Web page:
UKTC Archive

Re: felling development site trees

Subject: Re: felling development site trees
From: Andersonarb
Date: Sep 08 2006 07:36:21
 
In a message dated 08/09/2006 00:51:11 GMT Standard Time,  
anthony.j.mills@xxxxxx.com writes:

So far  as I know there
is nothing to stop the owner developing the site as they  choose in that
way.  There is no presumption, *yet*, that all trees  should be assessed for
potential amenity value by an independent  arboriculturalist before felling
is permitted.  Now there's an idea...  All buildings, new or
modifications, have to be approved by the LPA, and  are inspected. 


You seem to have a degree of faith in the 'State' there Anthony that I  
certainly do not share. I think that LPAs have all the tools they need in the 
 Blue 
Book and BS5837 to address all the matters you raise. All they need to do  is 
use those tools wisely.
 
Drawing a line in the sand, digging into a bunker and keeping your head  down 
is not the way forward in any negotiation about anything. Keep in mind  the 
principal that by and large the State should keep its nose out of our  
business 
when it affects no-one other than ourselves. If I choose to cut down my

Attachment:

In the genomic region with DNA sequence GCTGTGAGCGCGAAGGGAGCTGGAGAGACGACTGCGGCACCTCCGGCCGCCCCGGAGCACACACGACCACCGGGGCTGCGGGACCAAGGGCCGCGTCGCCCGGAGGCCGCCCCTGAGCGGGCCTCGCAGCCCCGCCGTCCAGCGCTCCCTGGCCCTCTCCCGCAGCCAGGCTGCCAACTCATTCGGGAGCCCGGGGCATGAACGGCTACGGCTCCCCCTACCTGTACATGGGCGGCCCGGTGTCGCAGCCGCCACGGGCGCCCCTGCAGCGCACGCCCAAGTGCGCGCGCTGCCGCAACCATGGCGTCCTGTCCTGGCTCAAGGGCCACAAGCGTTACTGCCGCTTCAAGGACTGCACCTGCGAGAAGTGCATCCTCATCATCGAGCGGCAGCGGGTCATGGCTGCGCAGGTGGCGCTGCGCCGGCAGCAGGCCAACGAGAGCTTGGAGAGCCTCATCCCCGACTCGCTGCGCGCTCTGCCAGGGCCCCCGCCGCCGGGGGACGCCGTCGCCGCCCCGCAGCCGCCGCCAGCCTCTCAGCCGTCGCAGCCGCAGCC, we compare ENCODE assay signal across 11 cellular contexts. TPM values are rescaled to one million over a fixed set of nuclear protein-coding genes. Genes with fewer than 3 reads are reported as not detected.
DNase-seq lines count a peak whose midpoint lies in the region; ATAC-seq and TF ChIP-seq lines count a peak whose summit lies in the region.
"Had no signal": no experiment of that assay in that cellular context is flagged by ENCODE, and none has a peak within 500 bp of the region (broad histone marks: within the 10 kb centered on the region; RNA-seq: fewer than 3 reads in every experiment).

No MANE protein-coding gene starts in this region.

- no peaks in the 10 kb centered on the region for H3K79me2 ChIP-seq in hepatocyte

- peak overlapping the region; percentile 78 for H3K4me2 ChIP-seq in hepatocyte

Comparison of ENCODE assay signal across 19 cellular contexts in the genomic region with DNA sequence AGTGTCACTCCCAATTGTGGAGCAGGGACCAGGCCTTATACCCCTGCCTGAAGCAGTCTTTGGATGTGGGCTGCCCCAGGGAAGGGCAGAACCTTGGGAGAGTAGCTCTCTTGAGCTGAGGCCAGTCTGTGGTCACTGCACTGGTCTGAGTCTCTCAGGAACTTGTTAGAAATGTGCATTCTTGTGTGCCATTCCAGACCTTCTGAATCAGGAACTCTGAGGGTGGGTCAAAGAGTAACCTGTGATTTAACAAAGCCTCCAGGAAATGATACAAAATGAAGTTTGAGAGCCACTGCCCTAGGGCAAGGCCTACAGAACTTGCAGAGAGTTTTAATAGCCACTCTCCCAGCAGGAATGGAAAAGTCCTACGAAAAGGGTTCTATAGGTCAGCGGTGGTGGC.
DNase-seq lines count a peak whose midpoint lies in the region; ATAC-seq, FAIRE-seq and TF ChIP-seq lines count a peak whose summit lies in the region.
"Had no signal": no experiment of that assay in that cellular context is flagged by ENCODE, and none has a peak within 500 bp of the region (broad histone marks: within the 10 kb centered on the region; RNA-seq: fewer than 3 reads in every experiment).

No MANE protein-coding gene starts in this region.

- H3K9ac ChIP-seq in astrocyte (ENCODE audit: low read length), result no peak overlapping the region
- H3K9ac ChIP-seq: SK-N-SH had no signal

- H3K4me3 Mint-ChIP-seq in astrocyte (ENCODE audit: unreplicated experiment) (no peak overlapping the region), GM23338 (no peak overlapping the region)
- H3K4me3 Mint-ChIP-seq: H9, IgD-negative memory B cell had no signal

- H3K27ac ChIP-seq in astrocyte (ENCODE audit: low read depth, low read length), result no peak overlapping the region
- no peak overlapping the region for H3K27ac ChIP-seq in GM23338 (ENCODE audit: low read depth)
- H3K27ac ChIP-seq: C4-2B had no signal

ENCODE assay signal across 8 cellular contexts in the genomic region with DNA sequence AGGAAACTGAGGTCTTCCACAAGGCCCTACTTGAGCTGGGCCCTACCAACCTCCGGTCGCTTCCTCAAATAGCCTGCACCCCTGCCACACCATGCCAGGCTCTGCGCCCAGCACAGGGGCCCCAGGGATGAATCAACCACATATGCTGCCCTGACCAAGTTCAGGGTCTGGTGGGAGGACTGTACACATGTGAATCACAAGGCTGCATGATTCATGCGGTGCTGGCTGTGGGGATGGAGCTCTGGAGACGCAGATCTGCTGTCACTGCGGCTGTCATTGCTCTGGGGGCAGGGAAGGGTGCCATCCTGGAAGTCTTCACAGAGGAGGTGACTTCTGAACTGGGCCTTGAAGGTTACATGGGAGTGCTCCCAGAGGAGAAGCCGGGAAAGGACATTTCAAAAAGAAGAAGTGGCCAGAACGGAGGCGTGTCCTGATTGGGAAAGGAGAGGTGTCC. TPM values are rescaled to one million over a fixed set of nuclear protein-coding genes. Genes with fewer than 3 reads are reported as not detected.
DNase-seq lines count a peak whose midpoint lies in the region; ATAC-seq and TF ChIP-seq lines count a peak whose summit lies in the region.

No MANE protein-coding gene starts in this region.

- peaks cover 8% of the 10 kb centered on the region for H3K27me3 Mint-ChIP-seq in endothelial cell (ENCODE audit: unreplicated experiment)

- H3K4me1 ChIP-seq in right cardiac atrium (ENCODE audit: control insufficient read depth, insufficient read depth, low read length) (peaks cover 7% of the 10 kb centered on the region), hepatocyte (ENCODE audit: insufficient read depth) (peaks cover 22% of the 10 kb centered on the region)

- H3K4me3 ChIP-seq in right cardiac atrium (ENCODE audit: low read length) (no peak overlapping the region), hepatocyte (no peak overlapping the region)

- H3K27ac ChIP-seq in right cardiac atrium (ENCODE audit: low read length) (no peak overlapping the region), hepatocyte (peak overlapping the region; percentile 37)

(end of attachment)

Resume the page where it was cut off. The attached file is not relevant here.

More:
Mulberry in my back garden and replace it with a garden gnome, fine. I can 
take  
the derision of my friends.
 
If a developer wants to build a block of flats and the LPA say "OK but keep  
that tree that will be hidden from the public at large by the block," well, 
that  is really a decision for the developers marketing department or the 
buyers. The  LPA should keep its interference to matters that genuinely 
affect the 
populace,  so traffic, street scene, services; fine. Otherwise butt out as 
Bart 
Simpson  might say.
 
As for your veteran tree scenario, it surely deserved protection before it  
was a potential development site, and it might be that English Nature have  
protected it with the CROW act anyway. Round here you've got a  
cat-in-hell's-chance of developing a site with such a tree. Which is not to 
say  that there 
aren't Planners who wouldn't recognise such a tree's value but that's  
another 
problem for us.
 
Bill.


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